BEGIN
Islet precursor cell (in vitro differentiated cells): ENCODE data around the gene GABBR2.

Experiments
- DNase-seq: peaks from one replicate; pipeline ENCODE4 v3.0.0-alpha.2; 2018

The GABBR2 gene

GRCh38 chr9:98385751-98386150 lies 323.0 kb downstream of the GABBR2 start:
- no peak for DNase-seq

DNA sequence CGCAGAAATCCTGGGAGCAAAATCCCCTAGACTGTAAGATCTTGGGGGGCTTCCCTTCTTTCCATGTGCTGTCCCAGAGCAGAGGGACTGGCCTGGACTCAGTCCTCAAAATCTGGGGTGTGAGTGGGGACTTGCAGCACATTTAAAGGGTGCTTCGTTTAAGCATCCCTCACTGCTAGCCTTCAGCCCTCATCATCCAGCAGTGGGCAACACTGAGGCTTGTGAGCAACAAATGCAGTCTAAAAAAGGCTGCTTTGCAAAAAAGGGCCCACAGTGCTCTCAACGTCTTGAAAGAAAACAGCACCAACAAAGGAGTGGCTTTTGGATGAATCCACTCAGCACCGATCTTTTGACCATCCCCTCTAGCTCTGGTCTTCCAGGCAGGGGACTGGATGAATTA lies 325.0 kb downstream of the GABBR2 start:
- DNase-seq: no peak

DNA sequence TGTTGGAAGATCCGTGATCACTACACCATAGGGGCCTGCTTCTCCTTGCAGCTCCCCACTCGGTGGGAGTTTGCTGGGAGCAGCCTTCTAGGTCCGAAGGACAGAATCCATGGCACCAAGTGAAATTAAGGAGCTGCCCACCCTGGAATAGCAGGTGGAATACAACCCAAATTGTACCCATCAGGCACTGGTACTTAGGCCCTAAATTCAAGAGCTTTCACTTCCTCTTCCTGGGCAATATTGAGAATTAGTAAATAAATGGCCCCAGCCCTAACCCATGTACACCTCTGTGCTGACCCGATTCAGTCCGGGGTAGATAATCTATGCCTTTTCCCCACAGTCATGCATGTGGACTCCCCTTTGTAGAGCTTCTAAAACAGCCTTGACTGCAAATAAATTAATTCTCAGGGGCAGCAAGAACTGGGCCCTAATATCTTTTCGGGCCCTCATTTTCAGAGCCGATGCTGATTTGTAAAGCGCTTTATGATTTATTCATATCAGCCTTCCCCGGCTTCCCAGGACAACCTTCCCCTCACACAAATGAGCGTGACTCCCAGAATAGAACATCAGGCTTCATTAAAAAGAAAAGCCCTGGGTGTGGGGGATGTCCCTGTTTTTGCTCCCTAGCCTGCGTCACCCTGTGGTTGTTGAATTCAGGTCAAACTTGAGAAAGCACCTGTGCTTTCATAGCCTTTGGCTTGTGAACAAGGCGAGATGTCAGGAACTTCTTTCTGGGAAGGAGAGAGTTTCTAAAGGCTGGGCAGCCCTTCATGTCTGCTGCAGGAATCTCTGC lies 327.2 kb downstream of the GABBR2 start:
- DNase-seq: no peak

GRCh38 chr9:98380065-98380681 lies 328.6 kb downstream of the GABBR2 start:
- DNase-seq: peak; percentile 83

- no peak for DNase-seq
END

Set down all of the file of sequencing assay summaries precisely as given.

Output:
Islet precursor cell (in vitro differentiated cells): ENCODE data around the gene GABBR2.

Experiments
- DNase-seq: peaks from one replicate; pipeline ENCODE4 v3.0.0-alpha.2; 2018

The GABBR2 gene

GRCh38 chr9:98385751-98386150 lies 323.0 kb downstream of the GABBR2 start:
- no peak for DNase-seq

DNA sequence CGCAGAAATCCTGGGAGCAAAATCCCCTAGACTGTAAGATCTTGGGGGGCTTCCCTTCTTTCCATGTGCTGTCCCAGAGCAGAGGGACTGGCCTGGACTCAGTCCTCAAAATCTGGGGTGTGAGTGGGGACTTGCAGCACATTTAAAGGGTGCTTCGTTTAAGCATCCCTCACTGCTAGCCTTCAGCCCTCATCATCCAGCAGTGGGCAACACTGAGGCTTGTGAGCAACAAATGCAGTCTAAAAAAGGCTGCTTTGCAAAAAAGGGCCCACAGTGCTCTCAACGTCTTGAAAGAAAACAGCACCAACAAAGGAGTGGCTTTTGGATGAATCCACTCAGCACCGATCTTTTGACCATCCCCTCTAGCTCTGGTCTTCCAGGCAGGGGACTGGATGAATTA lies 325.0 kb downstream of the GABBR2 start:
- DNase-seq: no peak

DNA sequence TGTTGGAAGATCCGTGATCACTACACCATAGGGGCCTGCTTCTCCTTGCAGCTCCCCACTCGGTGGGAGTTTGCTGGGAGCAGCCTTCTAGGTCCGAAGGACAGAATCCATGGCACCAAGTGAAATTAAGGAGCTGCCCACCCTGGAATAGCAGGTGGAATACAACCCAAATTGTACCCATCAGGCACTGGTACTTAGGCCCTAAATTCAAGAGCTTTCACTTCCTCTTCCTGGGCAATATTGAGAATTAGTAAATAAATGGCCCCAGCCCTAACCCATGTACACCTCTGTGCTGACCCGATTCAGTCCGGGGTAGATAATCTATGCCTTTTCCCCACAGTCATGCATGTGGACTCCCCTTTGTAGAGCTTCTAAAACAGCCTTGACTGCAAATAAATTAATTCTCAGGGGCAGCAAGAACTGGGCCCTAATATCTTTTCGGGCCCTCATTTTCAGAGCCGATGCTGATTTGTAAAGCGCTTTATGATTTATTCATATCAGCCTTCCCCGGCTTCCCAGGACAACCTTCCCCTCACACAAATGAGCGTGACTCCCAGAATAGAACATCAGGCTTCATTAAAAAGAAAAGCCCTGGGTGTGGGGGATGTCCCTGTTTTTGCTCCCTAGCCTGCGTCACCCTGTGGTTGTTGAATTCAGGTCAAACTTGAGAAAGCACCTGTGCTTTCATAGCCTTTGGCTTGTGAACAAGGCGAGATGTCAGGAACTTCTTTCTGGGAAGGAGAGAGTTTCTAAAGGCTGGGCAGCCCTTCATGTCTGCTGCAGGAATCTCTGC lies 327.2 kb downstream of the GABBR2 start:
- DNase-seq: no peak

GRCh38 chr9:98380065-98380681 lies 328.6 kb downstream of the GABBR2 start:
- DNase-seq: peak; percentile 83

- no peak for DNase-seq